Zach Para and John Pita, collectively known as City of the Sun, recorded the Segunda Alma EP at the height of the COVID-19 pandemic. With the concert industry brought to its proverbial knees, there was little left to do but create. So, that’s what they did. Armed with a small arsenal of instruments and recording equipment, the New York City-based duo holed up in a Bushwick basement toiling away until they had eight solid songs they felt were album worthy. But they also emerged from that period with more knowledge about the recording process than they initially had.
“We didn’t have the ability to play live shows but were determined to learn how to record and produce ourselves more thoroughly while exploring a new style we had been listening to, which was a kind of organic house,” Para tells BandWagon. “We recorded in my basement with subpar gear. We are no seasoned engineers, but we just experimented until we found a sound that worked and stuck with it. We didn’t overthink it but kept an open mind to where the music was transporting us. “We referenced some Caribbean and South America rhythms and melodies. While stuck in a basement in Bushwick, we always had this vision of exploring more tropical lands. The music always felt transportive in that sense. We finished tracking and arranging the basic ideas and sent it to our friend Atilla to produce and add some electronic touches. It was a big learning experience for us and I’ve really enjoyed the final product.”
Founded in 2011 on the Upper East Side of Manhattan, City of the Sun honed their skills busking on the streets. Ultimately landing on an amalgamation of gyspy, jazz, rock, flamenco and indie rock, City of the Sun soon began to master its non-traditional world music flare. In 2013, they were invited to perform at a TED conference and their career began to take shape. After releasing their debut EP, Live At The Factory, in 2014, City of the Sun began selling out iconic NYC venues such as Rockwood Music Hall, Mercury Lounge and the Gramercy Theatre. By all intents and purposes, they were well on their way to accomplishing their goals.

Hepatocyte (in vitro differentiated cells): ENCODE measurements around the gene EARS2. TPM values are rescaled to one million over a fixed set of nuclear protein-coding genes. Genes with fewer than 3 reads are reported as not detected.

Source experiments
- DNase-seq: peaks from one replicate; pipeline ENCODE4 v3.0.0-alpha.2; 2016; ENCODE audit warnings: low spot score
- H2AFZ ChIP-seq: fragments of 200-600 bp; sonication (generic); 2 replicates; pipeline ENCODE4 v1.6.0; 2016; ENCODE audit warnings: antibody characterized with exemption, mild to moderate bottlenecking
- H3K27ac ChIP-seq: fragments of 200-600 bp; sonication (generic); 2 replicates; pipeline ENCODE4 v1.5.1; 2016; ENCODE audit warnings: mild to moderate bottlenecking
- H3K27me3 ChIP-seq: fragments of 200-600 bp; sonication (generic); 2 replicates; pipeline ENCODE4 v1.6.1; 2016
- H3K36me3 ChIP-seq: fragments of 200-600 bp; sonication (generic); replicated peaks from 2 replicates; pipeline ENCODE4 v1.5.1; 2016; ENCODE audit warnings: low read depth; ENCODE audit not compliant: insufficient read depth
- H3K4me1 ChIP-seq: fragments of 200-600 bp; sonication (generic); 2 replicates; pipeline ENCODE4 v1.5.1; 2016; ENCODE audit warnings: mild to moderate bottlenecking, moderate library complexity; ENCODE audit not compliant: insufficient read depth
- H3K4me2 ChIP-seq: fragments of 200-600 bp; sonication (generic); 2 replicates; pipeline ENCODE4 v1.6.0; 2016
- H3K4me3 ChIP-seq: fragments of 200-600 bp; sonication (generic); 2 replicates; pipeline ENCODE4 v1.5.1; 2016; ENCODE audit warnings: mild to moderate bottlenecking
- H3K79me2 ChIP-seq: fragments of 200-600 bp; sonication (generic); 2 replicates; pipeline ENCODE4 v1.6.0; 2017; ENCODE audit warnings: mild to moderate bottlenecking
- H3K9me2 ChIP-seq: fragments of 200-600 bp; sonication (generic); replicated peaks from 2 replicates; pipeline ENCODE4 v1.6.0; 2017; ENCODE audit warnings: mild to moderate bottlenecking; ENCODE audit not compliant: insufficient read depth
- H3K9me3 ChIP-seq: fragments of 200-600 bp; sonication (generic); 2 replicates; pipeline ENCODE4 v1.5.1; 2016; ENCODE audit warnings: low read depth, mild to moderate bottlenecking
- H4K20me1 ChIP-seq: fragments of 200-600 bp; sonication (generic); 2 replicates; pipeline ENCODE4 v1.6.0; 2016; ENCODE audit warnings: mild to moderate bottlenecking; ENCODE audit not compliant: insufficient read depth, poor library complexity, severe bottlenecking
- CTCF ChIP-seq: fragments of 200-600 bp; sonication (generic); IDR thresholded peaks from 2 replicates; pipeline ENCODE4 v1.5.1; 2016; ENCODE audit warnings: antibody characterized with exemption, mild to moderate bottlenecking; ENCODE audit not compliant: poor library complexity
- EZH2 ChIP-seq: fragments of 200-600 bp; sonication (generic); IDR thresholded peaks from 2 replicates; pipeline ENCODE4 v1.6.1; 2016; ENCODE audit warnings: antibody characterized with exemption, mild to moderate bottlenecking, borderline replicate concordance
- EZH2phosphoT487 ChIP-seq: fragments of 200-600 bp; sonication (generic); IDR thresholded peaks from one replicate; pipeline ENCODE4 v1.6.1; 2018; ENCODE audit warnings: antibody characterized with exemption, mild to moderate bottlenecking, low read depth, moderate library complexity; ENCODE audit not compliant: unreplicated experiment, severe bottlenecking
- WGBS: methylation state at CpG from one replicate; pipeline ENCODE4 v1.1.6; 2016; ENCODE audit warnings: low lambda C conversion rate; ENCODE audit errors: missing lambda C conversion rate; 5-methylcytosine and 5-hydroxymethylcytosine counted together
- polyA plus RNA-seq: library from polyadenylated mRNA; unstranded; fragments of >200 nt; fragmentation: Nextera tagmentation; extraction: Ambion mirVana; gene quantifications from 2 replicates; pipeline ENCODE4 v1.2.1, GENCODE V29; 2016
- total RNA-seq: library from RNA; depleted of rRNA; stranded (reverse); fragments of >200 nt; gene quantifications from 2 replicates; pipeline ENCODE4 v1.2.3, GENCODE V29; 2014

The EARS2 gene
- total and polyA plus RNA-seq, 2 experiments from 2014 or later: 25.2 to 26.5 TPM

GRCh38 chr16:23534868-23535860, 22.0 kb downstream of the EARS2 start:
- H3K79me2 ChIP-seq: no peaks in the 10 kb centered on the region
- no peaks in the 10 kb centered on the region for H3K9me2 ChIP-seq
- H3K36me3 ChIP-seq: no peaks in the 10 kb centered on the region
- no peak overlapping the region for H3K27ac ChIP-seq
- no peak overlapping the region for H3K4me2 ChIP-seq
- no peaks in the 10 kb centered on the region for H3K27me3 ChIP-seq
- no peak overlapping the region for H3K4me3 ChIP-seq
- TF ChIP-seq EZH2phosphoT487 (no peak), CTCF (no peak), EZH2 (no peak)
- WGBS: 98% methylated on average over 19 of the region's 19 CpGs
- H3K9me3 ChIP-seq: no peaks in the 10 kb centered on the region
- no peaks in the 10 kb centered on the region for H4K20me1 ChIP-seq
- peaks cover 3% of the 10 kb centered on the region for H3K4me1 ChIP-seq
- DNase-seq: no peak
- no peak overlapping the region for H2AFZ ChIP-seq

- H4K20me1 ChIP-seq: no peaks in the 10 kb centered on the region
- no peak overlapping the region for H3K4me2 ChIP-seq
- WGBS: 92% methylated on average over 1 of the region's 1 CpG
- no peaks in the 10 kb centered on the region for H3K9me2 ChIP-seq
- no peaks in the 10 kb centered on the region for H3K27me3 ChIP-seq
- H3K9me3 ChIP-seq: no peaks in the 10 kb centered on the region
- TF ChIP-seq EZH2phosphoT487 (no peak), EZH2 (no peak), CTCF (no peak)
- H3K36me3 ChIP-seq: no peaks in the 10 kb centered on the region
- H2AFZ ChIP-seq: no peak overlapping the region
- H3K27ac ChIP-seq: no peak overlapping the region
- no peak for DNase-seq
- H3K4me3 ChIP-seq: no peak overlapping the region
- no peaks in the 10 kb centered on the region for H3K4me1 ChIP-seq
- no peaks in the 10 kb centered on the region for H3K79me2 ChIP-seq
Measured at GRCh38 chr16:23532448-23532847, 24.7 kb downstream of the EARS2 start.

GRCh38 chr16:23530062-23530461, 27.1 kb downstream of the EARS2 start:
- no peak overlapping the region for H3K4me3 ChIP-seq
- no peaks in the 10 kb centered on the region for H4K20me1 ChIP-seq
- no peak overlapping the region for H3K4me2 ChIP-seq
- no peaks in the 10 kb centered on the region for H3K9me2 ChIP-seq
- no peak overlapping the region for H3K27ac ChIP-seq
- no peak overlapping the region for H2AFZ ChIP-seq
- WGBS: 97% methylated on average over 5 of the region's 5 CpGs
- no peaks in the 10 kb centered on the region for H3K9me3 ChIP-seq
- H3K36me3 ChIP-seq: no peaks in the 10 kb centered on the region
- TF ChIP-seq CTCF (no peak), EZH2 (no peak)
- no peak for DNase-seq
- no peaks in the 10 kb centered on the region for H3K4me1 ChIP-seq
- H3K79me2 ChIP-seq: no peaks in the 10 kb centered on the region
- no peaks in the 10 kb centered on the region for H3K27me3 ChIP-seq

As Pita explains, “Our goal was to play all over the world and have our music listened to by people on all continents.” Para adds, “We’ve always wanted to spread our music to as many people as possible, in all corners of the world. Whether it’s one of our YouTube videos or a live show, I’ve always wanted to have a global effect with our music.”
But they know there’s more to do. Pita continues, “We have [accomplished them] in many ways, but the goal post has definitely moved and we plan to keep reaching for it. While at the beginning of our journey in the group, playing all over the world was the a big dream. Now, our intention is to make new music that will reach more masses than ever before in the history of City of the Sun. This will inevitably bring us to new places and in front of even more people.” Para agrees, saying, “We’ve definitely begun, but there’s a lot more people and places to reach.”
Both Para and Pita have grown up around music and were encouraged early on to pursue that path.
“Growing up, I heard a lot of classical piano from the demo in this old Casio keyboard that really touched me,” Pita says. “I also heard hearing my parents listen to a lot of salsa during holidays.”
Para, too, was influenced by his family. He explains, “I grew up with a full license to make music with whatever I could find. Whether it was working out a drum beat on the kitchen table before dinner or playing along to music on my dad’s congas, me banging around was always celebrated. At first we started mostly busking in the streets and I had to adapt all of my drumming knowledge to the cajon, which was a brand new instrument for me at the time. I was thrown into the music and immediately taken back to when I would make beats on my dad’s cabinets. Cajon and cabinets are basically the same thing [laughs]. That level of encouragement to be expressive, experimental and inventive has shaped how I have approached the band overall.”
And that approach has been working. In 2016, City of the Sun released their inaugural full-length album, to the sun and all the cities in between, with Chesky Records. The album debuted at No. 12 on the Billboard jazz charts, giving them license to tour Europe. There’s a sense they won’t rest until everyone’s heard their music. After all, Pita defines success simply as “shows all over the world and recording songs that reach the masses,” while Para concludes, “Success is happiness, sustainability and empowerment sharing your art with the world.” City of the Sun is certainly off to an auspicious start.